How To

The Old Guard – No More Taking Risks

Photograph of the blog post author, Mary Woodcock

Mary Woodcock

27.3.2013

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There was a point in history where the image of the music industry was a cigar-chomping, overweight flannel merchant, an endless supply of money behind him, exploiting the hard work of penniless musicians who had nowhere else to go to get their music out.  But over the last few years, the ponytailed, moneyed factions have had their grips loosened, due chiefly to the unstoppable power of the Internet.

Stepping away from the record label

Where once it was a difficult, costly process to get your bands’ music into the public domain, now everyone can write, record, produce and publish their music onto the web with no difficulty whatsoever. Social networking and companies like Music Gateway have shortened the gap between band and producer, publisher, record execs and the public. Twitter alone allows a band to trend as both individuals and as a unit, removing the wall between artist and fan, effectively involving the public in the process. But how do you thrive in such an environment?

Let us use the template of Ok GO. Much was made of their departure from their label. The band had, through their now famous videos, realised how much popularity and exposure could be garnered through the viral video approach of the modern age. They continue to tour, sell merchandise, record and promote themselves by their own means, without major label involvement. The band even offer those who sign up to their mailing list a free unreleased track every month, something that was unheard of in the days of the majors. By understanding the appeal and spread of YouTube and Twitter, the band have been able to market themselves on a global scale, keeping their overheads down through canny one-shot videos, which have spawned their own copycats.

The reason why Ok GO and bands like Radiohead stepped away from the major spotlight has its roots in this very realisation. Examining today’s artists will show quickly that the days of the megastar are behind us; where in the past a group or individual would have been discussed ad infinitum by all areas of the press, the high-speed, saturated media culture we now inhabit means that labels no longer have time to nurture huge stars through long marketing campaigns.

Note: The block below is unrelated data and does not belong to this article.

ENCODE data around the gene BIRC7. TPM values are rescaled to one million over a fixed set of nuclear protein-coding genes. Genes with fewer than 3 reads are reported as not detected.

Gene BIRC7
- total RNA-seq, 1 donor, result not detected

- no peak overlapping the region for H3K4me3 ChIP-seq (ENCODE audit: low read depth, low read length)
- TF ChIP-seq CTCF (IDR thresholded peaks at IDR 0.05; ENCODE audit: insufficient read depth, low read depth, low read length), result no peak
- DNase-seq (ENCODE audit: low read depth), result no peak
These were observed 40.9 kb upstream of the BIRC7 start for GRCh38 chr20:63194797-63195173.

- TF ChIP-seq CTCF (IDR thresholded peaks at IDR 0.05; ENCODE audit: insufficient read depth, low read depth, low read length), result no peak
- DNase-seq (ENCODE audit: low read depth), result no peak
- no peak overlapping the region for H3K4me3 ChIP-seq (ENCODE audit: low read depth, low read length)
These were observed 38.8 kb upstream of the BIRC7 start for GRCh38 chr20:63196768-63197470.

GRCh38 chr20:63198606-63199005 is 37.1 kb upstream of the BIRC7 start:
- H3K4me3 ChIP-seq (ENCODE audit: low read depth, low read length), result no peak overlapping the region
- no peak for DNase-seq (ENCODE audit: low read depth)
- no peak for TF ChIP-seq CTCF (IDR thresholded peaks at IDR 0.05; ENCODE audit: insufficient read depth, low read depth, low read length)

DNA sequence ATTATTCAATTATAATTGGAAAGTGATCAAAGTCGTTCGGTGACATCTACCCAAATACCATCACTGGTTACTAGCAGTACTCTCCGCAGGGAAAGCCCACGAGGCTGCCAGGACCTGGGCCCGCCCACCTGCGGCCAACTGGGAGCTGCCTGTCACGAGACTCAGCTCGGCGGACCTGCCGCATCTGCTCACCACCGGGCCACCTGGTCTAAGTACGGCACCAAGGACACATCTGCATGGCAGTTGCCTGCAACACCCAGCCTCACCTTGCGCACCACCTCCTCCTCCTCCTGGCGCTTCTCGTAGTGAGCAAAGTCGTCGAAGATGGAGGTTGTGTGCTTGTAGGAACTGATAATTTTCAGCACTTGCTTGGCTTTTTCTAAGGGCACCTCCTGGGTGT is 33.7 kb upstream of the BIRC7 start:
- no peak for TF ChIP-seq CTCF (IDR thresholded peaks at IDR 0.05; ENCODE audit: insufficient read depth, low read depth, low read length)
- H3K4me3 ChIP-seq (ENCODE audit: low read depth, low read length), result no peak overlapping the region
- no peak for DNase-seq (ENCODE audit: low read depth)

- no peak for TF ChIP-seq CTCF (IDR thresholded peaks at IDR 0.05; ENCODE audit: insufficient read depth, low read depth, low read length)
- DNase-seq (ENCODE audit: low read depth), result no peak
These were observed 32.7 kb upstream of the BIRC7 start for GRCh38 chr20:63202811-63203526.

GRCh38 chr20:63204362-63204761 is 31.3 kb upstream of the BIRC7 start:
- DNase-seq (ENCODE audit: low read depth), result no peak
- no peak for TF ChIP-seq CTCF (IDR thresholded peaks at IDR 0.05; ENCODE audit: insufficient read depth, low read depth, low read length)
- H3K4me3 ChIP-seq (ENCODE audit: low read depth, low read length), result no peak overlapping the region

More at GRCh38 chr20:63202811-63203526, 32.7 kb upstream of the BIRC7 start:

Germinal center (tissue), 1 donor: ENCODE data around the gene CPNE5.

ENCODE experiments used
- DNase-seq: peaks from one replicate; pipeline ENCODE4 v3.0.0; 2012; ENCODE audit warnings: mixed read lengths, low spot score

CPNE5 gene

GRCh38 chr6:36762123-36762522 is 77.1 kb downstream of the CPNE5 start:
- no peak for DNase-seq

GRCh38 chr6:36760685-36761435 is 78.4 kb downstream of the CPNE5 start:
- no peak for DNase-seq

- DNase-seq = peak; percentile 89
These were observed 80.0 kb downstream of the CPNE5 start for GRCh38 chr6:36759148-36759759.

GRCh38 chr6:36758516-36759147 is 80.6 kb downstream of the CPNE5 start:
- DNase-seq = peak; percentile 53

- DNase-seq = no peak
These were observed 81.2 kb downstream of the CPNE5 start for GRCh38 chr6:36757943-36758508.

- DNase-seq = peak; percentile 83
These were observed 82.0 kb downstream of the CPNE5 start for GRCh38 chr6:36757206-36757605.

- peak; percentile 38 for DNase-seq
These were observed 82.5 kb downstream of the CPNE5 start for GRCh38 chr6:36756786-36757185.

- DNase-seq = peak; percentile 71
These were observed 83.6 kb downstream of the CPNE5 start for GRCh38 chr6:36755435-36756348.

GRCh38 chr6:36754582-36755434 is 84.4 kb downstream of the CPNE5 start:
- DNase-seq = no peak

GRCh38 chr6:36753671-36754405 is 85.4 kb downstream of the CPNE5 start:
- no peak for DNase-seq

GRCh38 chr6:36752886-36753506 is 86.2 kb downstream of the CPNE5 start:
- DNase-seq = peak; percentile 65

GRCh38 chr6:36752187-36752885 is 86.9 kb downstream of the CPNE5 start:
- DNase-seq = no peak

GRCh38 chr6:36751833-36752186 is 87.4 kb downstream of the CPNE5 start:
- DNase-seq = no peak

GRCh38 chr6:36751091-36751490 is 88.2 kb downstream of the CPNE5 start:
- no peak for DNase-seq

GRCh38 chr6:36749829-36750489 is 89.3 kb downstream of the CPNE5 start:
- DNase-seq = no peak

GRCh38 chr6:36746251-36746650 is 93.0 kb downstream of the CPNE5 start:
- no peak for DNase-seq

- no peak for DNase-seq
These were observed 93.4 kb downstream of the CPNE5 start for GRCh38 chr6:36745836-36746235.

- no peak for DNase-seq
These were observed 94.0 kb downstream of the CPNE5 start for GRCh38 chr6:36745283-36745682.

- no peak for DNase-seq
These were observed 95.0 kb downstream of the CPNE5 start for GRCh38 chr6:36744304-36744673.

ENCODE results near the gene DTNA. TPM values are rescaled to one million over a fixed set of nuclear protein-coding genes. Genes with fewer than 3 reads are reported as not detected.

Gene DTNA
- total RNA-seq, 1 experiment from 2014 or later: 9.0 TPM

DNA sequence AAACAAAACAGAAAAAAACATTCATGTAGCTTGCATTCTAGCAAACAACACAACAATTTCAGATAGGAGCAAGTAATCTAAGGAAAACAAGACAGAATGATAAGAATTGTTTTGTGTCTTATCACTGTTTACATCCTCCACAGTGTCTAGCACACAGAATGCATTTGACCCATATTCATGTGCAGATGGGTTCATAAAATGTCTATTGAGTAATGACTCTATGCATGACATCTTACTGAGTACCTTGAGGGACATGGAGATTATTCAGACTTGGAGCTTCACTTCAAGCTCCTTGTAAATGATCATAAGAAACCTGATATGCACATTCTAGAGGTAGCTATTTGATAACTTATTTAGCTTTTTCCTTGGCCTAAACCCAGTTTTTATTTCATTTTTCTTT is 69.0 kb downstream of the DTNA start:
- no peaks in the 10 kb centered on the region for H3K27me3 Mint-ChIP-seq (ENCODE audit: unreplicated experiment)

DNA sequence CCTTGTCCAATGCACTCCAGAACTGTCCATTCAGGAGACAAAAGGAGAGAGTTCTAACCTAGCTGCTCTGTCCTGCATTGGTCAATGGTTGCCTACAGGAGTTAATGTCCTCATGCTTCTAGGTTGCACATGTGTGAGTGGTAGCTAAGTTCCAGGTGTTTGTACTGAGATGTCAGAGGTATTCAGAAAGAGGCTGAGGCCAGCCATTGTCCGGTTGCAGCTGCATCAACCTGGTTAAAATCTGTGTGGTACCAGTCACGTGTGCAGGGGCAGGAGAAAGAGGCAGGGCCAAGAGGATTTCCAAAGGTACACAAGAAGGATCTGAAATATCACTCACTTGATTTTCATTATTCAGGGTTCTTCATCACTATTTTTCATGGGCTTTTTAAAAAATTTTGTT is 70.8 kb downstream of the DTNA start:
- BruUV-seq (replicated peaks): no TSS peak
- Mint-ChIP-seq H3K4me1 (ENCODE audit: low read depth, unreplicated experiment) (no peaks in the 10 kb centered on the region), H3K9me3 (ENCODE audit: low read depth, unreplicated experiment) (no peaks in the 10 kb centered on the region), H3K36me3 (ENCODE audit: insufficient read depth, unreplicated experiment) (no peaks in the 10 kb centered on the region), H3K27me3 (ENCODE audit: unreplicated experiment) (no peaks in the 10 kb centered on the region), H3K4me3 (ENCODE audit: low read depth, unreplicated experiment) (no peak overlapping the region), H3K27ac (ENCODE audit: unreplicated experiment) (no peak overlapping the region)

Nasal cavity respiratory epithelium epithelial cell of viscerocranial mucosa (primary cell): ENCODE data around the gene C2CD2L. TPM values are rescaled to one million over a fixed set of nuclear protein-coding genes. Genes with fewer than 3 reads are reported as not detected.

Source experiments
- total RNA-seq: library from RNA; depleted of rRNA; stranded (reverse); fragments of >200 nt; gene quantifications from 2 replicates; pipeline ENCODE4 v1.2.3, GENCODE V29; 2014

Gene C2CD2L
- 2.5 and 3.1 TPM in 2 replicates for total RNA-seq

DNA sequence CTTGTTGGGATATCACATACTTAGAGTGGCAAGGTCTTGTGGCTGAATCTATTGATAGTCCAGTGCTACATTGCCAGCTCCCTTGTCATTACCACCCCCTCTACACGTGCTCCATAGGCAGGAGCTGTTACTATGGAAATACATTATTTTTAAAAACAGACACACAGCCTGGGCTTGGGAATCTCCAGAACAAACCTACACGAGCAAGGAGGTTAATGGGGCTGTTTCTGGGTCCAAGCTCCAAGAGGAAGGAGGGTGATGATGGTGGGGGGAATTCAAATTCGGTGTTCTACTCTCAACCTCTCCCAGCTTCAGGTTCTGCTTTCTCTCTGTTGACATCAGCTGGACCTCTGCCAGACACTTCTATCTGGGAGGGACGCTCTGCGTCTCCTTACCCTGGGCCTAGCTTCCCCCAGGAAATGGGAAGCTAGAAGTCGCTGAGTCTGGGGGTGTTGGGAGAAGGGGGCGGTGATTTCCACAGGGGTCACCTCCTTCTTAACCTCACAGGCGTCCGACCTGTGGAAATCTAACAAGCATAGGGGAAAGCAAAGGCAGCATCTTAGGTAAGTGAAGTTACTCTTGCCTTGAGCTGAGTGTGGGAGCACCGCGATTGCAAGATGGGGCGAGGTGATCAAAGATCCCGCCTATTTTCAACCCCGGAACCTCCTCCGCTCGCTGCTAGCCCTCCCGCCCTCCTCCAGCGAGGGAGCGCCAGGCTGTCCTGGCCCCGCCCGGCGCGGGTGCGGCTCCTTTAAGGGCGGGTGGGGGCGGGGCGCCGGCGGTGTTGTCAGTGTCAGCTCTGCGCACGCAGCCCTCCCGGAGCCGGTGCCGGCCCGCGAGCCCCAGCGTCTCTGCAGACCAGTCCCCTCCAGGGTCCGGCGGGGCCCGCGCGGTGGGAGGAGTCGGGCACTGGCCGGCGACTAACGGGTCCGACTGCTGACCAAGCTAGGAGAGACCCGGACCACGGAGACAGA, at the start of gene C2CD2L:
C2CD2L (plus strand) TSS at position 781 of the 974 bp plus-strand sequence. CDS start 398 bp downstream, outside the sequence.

The Industry is not how it used to be

The industry has reached its apex as a machine, churning out identikit bands in ever increasing numbers, hoping that one will stick. A record deal used to mean a career in the industry, from the debut to the ‘difficult third’, all the way to the greatest hits. Now, artists appear and vanish in 144 characters, vaporised by their own lack of impact in a fast-moving industry that demands, more than ever, instantaneous magic. Majors can no longer afford to take risks on bands that require development, as the public will have moved on by the time they’re ready.

The result of this is that the artist now has more control. Music has never been an easy career choice,but now the local band no longer has to contend with the majors for people’s attention. Many bands now choose to network with others to gigswap, arrange tour dates, get information on venues,  where to stay, which promoters to trust, even where to park the van. Although things like getting into the right studio require an introduction, you are now in charge.

Good news for independent artists

A number of bands now use publishing deals to get their music into the public consciousness. They start their own labels to protect their interests, network fiercely to get the best production, ask around to find out who’s got the best studio for their music. Everyone has to balance musical life with work until they’re in a position to support themselves from music-concentrating on work when you’re there will bring your musical life into greater focus, as you can leave work at the door when it’s 5pm, and devote your time to progress.

Look honestly at your band. Are you doing everything you can to progress? How much time are you really putting into it? Who’s listening to your material right now? When is your next show? Is it out of town? Will you have anything to sell when you get there? When you get in from work, is the time you spend on the internet pushing your group forward through forums, social networking and research, or are you just watching cats?

There is a tremendous window for musicians world-wide to recapture how the music scene began; a resurgence in grass roots following, and closer relationships between artist and fan. With the industry pouring its resources into overnight hit-makers, this is the time to re-connect to your music community, and build something you can be proud of.

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